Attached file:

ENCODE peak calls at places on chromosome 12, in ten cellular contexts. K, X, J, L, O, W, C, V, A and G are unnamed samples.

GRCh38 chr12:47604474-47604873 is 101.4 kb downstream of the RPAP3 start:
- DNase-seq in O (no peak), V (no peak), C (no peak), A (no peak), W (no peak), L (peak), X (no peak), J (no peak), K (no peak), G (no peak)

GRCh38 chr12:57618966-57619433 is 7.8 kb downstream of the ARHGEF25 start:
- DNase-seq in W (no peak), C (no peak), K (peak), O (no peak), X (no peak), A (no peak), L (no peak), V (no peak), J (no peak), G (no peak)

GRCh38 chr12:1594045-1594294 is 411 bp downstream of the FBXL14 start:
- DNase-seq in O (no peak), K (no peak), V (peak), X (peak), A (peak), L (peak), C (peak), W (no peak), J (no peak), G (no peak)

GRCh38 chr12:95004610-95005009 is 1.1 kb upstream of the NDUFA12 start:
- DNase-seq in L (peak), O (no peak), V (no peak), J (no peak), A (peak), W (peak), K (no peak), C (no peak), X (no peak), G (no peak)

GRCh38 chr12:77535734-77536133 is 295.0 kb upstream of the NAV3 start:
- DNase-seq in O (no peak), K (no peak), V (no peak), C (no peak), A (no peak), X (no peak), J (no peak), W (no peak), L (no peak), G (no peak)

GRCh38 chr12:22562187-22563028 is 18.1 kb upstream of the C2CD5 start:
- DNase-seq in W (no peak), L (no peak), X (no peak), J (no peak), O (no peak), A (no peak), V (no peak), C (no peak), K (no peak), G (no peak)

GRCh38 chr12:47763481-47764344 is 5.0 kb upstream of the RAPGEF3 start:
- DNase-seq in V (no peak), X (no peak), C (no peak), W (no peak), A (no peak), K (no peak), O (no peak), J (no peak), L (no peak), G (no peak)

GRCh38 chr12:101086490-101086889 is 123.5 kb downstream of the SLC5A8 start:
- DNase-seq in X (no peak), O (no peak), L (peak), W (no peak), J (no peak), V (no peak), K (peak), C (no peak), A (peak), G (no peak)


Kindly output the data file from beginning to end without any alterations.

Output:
ENCODE peak calls at places on chromosome 12, in ten cellular contexts. K, X, J, L, O, W, C, V, A and G are unnamed samples.

GRCh38 chr12:47604474-47604873 is 101.4 kb downstream of the RPAP3 start:
- DNase-seq in O (no peak), V (no peak), C (no peak), A (no peak), W (no peak), L (peak), X (no peak), J (no peak), K (no peak), G (no peak)

GRCh38 chr12:57618966-57619433 is 7.8 kb downstream of the ARHGEF25 start:
- DNase-seq in W (no peak), C (no peak), K (peak), O (no peak), X (no peak), A (no peak), L (no peak), V (no peak), J (no peak), G (no peak)

GRCh38 chr12:1594045-1594294 is 411 bp downstream of the FBXL14 start:
- DNase-seq in O (no peak), K (no peak), V (peak), X (peak), A (peak), L (peak), C (peak), W (no peak), J (no peak), G (no peak)

GRCh38 chr12:95004610-95005009 is 1.1 kb upstream of the NDUFA12 start:
- DNase-seq in L (peak), O (no peak), V (no peak), J (no peak), A (peak), W (peak), K (no peak), C (no peak), X (no peak), G (no peak)

GRCh38 chr12:77535734-77536133 is 295.0 kb upstream of the NAV3 start:
- DNase-seq in O (no peak), K (no peak), V (no peak), C (no peak), A (no peak), X (no peak), J (no peak), W (no peak), L (no peak), G (no peak)

GRCh38 chr12:22562187-22563028 is 18.1 kb upstream of the C2CD5 start:
- DNase-seq in W (no peak), L (no peak), X (no peak), J (no peak), O (no peak), A (no peak), V (no peak), C (no peak), K (no peak), G (no peak)

GRCh38 chr12:47763481-47764344 is 5.0 kb upstream of the RAPGEF3 start:
- DNase-seq in V (no peak), X (no peak), C (no peak), W (no peak), A (no peak), K (no peak), O (no peak), J (no peak), L (no peak), G (no peak)

GRCh38 chr12:101086490-101086889 is 123.5 kb downstream of the SLC5A8 start:
- DNase-seq in X (no peak), O (no peak), L (peak), W (no peak), J (no peak), V (no peak), K (peak), C (no peak), A (peak), G (no peak)